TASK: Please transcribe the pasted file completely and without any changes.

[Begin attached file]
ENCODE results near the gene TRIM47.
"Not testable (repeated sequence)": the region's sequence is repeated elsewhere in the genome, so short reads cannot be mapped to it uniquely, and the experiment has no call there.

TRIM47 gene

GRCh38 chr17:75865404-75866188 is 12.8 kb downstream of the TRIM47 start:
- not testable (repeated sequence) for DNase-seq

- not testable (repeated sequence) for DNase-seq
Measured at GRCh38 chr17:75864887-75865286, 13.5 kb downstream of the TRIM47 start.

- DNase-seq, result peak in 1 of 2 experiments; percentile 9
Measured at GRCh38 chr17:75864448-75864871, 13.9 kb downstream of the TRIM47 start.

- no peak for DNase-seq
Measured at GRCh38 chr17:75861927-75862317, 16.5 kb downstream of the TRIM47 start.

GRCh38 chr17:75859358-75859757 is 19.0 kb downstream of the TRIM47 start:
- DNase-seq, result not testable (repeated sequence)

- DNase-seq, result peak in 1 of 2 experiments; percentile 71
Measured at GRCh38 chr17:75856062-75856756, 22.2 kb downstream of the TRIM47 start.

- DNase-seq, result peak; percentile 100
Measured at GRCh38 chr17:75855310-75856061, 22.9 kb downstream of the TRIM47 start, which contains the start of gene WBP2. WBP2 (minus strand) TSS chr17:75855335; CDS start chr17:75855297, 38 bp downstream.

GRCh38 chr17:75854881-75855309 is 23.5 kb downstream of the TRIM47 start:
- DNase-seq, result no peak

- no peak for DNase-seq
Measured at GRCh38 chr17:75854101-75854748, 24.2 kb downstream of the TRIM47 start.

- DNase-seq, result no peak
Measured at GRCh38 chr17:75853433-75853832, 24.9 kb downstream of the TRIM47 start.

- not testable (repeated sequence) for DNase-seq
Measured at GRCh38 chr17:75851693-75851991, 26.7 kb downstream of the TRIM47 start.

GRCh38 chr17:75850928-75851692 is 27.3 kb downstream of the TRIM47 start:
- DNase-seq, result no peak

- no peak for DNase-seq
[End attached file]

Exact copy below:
ENCODE results near the gene TRIM47.
"Not testable (repeated sequence)": the region's sequence is repeated elsewhere in the genome, so short reads cannot be mapped to it uniquely, and the experiment has no call there.

TRIM47 gene

GRCh38 chr17:75865404-75866188 is 12.8 kb downstream of the TRIM47 start:
- not testable (repeated sequence) for DNase-seq

- not testable (repeated sequence) for DNase-seq
Measured at GRCh38 chr17:75864887-75865286, 13.5 kb downstream of the TRIM47 start.

- DNase-seq, result peak in 1 of 2 experiments; percentile 9
Measured at GRCh38 chr17:75864448-75864871, 13.9 kb downstream of the TRIM47 start.

- no peak for DNase-seq
Measured at GRCh38 chr17:75861927-75862317, 16.5 kb downstream of the TRIM47 start.

GRCh38 chr17:75859358-75859757 is 19.0 kb downstream of the TRIM47 start:
- DNase-seq, result not testable (repeated sequence)

- DNase-seq, result peak in 1 of 2 experiments; percentile 71
Measured at GRCh38 chr17:75856062-75856756, 22.2 kb downstream of the TRIM47 start.

- DNase-seq, result peak; percentile 100
Measured at GRCh38 chr17:75855310-75856061, 22.9 kb downstream of the TRIM47 start, which contains the start of gene WBP2. WBP2 (minus strand) TSS chr17:75855335; CDS start chr17:75855297, 38 bp downstream.

GRCh38 chr17:75854881-75855309 is 23.5 kb downstream of the TRIM47 start:
- DNase-seq, result no peak

- no peak for DNase-seq
Measured at GRCh38 chr17:75854101-75854748, 24.2 kb downstream of the TRIM47 start.

- DNase-seq, result no peak
Measured at GRCh38 chr17:75853433-75853832, 24.9 kb downstream of the TRIM47 start.

- not testable (repeated sequence) for DNase-seq
Measured at GRCh38 chr17:75851693-75851991, 26.7 kb downstream of the TRIM47 start.

GRCh38 chr17:75850928-75851692 is 27.3 kb downstream of the TRIM47 start:
- DNase-seq, result no peak

- no peak for DNase-seq